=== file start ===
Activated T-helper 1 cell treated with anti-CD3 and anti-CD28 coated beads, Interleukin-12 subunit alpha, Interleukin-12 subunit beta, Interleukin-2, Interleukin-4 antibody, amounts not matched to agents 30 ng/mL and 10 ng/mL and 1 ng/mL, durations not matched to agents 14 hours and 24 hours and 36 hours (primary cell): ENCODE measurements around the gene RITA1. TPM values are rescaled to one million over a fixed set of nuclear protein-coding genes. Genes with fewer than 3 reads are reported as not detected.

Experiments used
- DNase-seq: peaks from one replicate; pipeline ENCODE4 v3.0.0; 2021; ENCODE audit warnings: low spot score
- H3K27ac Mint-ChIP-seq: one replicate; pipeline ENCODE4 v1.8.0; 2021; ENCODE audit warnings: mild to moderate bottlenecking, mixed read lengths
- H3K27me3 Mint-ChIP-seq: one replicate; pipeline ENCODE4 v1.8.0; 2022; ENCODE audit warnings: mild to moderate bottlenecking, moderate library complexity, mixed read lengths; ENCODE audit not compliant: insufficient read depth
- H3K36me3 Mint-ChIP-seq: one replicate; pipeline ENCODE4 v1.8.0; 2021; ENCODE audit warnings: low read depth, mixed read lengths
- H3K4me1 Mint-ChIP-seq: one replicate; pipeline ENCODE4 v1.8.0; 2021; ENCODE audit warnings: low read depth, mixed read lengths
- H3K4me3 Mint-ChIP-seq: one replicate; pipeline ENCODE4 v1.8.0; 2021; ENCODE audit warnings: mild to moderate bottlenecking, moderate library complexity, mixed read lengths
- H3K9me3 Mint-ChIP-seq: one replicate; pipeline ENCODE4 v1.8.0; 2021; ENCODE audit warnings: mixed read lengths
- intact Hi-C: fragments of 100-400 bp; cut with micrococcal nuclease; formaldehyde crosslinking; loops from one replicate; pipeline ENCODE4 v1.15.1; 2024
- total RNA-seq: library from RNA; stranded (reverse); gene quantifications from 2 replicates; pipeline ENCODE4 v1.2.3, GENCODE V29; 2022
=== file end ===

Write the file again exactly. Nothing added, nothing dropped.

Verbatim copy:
Activated T-helper 1 cell treated with anti-CD3 and anti-CD28 coated beads, Interleukin-12 subunit alpha, Interleukin-12 subunit beta, Interleukin-2, Interleukin-4 antibody, amounts not matched to agents 30 ng/mL and 10 ng/mL and 1 ng/mL, durations not matched to agents 14 hours and 24 hours and 36 hours (primary cell): ENCODE measurements around the gene RITA1. TPM values are rescaled to one million over a fixed set of nuclear protein-coding genes. Genes with fewer than 3 reads are reported as not detected.

Experiments used
- DNase-seq: peaks from one replicate; pipeline ENCODE4 v3.0.0; 2021; ENCODE audit warnings: low spot score
- H3K27ac Mint-ChIP-seq: one replicate; pipeline ENCODE4 v1.8.0; 2021; ENCODE audit warnings: mild to moderate bottlenecking, mixed read lengths
- H3K27me3 Mint-ChIP-seq: one replicate; pipeline ENCODE4 v1.8.0; 2022; ENCODE audit warnings: mild to moderate bottlenecking, moderate library complexity, mixed read lengths; ENCODE audit not compliant: insufficient read depth
- H3K36me3 Mint-ChIP-seq: one replicate; pipeline ENCODE4 v1.8.0; 2021; ENCODE audit warnings: low read depth, mixed read lengths
- H3K4me1 Mint-ChIP-seq: one replicate; pipeline ENCODE4 v1.8.0; 2021; ENCODE audit warnings: low read depth, mixed read lengths
- H3K4me3 Mint-ChIP-seq: one replicate; pipeline ENCODE4 v1.8.0; 2021; ENCODE audit warnings: mild to moderate bottlenecking, moderate library complexity, mixed read lengths
- H3K9me3 Mint-ChIP-seq: one replicate; pipeline ENCODE4 v1.8.0; 2021; ENCODE audit warnings: mixed read lengths
- intact Hi-C: fragments of 100-400 bp; cut with micrococcal nuclease; formaldehyde crosslinking; loops from one replicate; pipeline ENCODE4 v1.15.1; 2024
- total RNA-seq: library from RNA; stranded (reverse); gene quantifications from 2 replicates; pipeline ENCODE4 v1.2.3, GENCODE V29; 2022